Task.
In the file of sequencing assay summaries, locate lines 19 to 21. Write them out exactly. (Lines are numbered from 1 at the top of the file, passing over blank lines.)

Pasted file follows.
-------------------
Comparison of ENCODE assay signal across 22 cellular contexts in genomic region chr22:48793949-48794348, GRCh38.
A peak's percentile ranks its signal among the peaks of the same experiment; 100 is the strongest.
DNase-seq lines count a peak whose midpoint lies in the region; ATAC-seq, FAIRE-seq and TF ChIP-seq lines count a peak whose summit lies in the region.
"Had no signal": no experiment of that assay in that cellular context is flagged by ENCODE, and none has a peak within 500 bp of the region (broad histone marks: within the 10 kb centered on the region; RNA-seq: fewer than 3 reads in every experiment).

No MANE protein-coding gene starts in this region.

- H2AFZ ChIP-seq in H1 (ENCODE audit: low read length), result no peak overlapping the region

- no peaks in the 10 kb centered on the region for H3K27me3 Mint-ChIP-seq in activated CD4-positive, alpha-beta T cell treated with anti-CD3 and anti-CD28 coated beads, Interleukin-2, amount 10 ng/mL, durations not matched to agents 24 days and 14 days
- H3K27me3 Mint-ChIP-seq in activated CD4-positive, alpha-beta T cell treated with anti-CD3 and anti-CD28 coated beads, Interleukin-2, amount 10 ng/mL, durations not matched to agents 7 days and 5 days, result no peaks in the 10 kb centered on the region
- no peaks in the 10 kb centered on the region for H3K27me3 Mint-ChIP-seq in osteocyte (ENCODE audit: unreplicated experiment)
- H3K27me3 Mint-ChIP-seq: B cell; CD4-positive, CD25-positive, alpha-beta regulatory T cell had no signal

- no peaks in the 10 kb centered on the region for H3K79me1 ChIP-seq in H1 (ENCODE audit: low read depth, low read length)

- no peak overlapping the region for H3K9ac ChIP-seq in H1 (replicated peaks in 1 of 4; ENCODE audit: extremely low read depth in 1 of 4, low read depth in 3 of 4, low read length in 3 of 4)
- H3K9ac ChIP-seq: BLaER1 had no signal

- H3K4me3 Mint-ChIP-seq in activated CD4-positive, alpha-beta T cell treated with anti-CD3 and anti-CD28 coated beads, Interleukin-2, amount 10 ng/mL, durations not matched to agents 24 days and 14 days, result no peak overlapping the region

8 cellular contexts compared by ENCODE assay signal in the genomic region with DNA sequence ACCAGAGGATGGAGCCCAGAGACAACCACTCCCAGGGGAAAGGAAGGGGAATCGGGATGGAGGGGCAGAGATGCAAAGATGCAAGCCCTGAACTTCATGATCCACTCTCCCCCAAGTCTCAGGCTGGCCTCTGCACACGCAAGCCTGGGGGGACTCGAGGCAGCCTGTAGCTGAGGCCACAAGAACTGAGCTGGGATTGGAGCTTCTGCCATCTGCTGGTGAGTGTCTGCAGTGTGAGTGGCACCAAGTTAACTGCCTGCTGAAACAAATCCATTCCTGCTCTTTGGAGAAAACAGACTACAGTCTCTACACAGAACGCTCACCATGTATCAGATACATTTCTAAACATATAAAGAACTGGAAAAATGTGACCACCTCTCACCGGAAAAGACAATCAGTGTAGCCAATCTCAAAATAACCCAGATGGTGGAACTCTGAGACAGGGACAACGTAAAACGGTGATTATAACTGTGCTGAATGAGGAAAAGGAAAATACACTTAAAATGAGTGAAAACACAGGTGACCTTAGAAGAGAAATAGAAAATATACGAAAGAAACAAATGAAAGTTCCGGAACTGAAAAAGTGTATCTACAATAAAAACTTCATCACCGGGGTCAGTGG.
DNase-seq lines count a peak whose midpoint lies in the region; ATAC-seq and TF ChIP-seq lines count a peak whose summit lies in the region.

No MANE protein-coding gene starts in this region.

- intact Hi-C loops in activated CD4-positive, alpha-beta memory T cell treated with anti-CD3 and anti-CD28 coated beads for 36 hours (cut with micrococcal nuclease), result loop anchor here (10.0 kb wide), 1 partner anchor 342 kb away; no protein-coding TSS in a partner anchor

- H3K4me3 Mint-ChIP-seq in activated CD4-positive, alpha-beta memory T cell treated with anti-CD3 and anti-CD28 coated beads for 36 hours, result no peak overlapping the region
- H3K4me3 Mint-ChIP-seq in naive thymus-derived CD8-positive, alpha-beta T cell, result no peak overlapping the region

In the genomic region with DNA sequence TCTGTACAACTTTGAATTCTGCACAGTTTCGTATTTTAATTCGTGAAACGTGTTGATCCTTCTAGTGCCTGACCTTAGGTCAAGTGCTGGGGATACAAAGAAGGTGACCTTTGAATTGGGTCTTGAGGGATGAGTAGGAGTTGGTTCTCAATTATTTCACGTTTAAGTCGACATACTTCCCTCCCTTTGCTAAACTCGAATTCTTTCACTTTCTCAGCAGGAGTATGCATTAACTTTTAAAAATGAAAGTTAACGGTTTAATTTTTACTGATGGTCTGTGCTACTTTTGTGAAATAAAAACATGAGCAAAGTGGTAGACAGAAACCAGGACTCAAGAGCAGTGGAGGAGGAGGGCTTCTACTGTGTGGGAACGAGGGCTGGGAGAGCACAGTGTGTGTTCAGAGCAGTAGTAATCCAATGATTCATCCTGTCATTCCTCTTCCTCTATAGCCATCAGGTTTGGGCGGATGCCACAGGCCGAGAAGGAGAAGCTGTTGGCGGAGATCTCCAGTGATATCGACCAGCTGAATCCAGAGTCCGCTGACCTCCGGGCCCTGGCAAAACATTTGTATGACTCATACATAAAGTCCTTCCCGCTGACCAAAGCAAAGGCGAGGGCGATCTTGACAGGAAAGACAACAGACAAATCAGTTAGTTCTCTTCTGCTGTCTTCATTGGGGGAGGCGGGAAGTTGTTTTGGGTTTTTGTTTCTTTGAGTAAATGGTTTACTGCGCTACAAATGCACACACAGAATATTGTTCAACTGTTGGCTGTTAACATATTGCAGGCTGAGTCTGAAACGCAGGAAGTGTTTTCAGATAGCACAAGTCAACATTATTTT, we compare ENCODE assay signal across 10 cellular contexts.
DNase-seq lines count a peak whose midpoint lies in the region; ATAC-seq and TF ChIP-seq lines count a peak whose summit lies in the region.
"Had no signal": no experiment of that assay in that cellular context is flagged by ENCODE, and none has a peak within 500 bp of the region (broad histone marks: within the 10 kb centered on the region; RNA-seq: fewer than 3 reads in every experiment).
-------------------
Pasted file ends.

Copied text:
- H3K4me3 Mint-ChIP-seq in activated CD4-positive, alpha-beta memory T cell treated with anti-CD3 and anti-CD28 coated beads for 36 hours, result no peak overlapping the region
- H3K4me3 Mint-ChIP-seq in naive thymus-derived CD8-positive, alpha-beta T cell, result no peak overlapping the region

In the genomic region with DNA sequence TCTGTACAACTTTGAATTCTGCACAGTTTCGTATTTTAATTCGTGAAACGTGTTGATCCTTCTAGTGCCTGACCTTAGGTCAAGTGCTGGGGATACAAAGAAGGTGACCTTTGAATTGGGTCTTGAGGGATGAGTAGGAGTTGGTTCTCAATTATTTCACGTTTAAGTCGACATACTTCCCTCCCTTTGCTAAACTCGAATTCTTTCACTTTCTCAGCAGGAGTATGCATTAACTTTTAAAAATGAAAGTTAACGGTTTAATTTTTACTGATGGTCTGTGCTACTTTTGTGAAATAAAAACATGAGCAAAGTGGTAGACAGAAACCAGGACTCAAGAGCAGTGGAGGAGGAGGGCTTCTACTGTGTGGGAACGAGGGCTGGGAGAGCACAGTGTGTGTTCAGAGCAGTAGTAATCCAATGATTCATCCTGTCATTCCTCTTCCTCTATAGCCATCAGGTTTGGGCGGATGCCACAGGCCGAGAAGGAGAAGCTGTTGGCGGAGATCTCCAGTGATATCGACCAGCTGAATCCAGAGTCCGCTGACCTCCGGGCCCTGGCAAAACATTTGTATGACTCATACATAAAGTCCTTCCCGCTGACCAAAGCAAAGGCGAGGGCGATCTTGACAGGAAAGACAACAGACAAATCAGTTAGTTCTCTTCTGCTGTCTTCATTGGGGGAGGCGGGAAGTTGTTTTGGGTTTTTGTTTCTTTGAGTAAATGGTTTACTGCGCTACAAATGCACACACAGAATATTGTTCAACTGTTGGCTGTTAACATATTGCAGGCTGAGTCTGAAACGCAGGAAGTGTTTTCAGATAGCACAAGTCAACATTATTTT, we compare ENCODE assay signal across 10 cellular contexts.